Working on the dummy art and the text probably took about two years. Then, when the book was signed and the text hammered out, I had to re-do all the art from scratch. That took another five months. If you count the waiting time, I think it's safe to say Wink was a big part of my life for three years. (Not that he's out of my life, because he's certainly not. Pesky little guy.)
Did any other artist's work influence your illustrations for Wink?
I steal my profiles from Edward Gorey. He draws foreheads that slope right into noses. I completely ripped that off. Then - well - no one else really. Not to say that I don't have favorite illustrators that I look to for inspiration - like Oliver Jeffers, Lauren Child, and Jon J. Muth. But they didn't really influence what I do with my paper. I just sort of figure that out as I go.
The lovely thing about working with paper is I can cut pieces out and move them around a bit and see how this kid looks with his legs further apart, or closer together. Or I can say, this red shirt it too bright, how would pink look? And I can piece things together and let them inform me rather than figure everything out ahead of time. I'm essentially playing.
What medium did you use for the illustrations and why?
I work with cut paper collage. Sometimes I paint the paper with watercolors to get a certain effect before I cut. I always paint my skin tones and sometimes I'll paint a gradation of dark blue to light for a dramatic sky. Otherwise, I have piles and drawers and boxes of paper all around my studio that I use for my illustrations.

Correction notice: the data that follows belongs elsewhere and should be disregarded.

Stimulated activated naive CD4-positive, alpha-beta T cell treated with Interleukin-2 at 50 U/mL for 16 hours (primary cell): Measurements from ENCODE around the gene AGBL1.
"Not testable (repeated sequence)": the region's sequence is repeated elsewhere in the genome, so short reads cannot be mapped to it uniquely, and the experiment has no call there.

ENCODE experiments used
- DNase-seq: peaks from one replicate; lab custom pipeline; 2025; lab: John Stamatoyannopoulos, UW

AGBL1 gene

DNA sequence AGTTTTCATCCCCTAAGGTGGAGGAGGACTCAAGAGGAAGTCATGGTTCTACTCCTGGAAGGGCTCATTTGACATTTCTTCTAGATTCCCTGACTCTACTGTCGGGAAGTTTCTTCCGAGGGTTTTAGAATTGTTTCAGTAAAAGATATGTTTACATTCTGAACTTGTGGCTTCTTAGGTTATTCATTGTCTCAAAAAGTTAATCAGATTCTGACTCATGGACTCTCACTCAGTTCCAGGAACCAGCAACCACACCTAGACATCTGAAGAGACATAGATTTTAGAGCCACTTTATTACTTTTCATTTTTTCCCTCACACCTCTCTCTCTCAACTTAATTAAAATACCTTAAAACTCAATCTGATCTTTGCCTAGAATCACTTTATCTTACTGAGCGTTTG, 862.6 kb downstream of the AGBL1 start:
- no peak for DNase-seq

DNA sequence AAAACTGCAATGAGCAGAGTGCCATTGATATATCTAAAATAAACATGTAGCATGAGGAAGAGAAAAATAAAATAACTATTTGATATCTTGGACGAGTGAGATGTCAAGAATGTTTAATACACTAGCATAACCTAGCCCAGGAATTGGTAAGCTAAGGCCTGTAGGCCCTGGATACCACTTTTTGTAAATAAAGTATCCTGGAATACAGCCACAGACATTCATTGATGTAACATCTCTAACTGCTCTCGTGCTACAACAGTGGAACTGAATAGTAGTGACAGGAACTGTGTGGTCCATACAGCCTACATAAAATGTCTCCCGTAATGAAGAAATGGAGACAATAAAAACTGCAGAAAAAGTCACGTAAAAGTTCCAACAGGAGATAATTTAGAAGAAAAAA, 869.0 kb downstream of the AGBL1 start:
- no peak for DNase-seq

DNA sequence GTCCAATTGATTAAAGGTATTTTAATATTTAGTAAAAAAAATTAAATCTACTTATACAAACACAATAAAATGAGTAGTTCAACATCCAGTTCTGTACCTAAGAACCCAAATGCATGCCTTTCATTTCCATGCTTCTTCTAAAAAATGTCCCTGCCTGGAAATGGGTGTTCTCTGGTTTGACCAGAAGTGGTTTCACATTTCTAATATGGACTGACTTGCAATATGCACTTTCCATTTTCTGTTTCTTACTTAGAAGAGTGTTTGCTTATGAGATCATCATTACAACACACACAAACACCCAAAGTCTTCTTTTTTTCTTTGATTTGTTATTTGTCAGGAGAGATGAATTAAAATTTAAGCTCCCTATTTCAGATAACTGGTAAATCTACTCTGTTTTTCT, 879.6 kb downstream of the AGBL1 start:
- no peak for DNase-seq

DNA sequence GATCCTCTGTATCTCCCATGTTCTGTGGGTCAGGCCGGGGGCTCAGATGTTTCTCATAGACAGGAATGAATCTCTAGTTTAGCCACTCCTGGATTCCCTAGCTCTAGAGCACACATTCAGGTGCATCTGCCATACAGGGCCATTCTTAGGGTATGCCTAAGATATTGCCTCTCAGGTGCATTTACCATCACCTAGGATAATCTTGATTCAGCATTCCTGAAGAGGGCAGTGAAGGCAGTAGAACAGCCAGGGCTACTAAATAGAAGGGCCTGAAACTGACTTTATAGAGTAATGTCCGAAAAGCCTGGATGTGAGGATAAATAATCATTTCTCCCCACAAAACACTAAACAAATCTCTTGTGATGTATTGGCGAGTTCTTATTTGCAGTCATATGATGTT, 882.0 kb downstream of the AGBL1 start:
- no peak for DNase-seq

When I first started out, playing with what I wanted "my look" to be, I did straight-up watercolors. They were fine but they didn't sing. What I love about the collage is that no matter what is going on in the paper, (flowers, dots, what have you) there is a solid cut line that defines the shape. I feel that brings a certain boldness and drama to the art. It's not soft, that's for sure. I don't think I'll be asked to illustrate a story about fluffy lambs. But I like stories that have a lot of energy and I think my style suits my taste in that way.
Do you have any other books in the works? Tell us about your work-in-progress.
I have two book projects on my editor's desk that I have yet to hear about. One is a follow-up to Wink. It's the story of what happens after he gets noticed - and maybe a little too noticed. Then I have a story about a boy who makes his gym class more exciting than he originally intended. I won't go into them too much, since my editor could call me up and say they both stink. But I'm hoping she'll like at least one of them.
If you could live in any book, which one would it be and why?
Ooooh. Good question. Hmmmm. Let me think. Where the Wild Things Are would be too scary. I would get fat if I live in The Hungry Caterpillar. I think I'd have to go with Zen Shorts by Jon J. Muth, because hanging out with a giant panda, painting and swimming, sounds like a good day to me. Of course, I did take karate in my youth, so attending a ninja school might not be too shabby either. ;)
What are you doing to celebrate publication day?
I don't think I have anything special planned on the actual day. Is that sad? I'm just not a big occasion person. But I am doing a reading at my town library soon after, March 28th, and I'm really looking forward to that. I think a lot of my friends with kids are coming and that will be kinda like my "launch."
Reading your book to a bunch of friends and kids sounds like a great launch to me!
Thanks to J.C. Phillipps for frolicking over to share some background on her book. It sounds like a story readers will get a kick out of!
WINK! THE NINJA WHO WANTED TO BE NOTICED will be released March 19th from Viking Children's. You can read more about J.C. Phillipps at at her blog and website, and at Authors Now!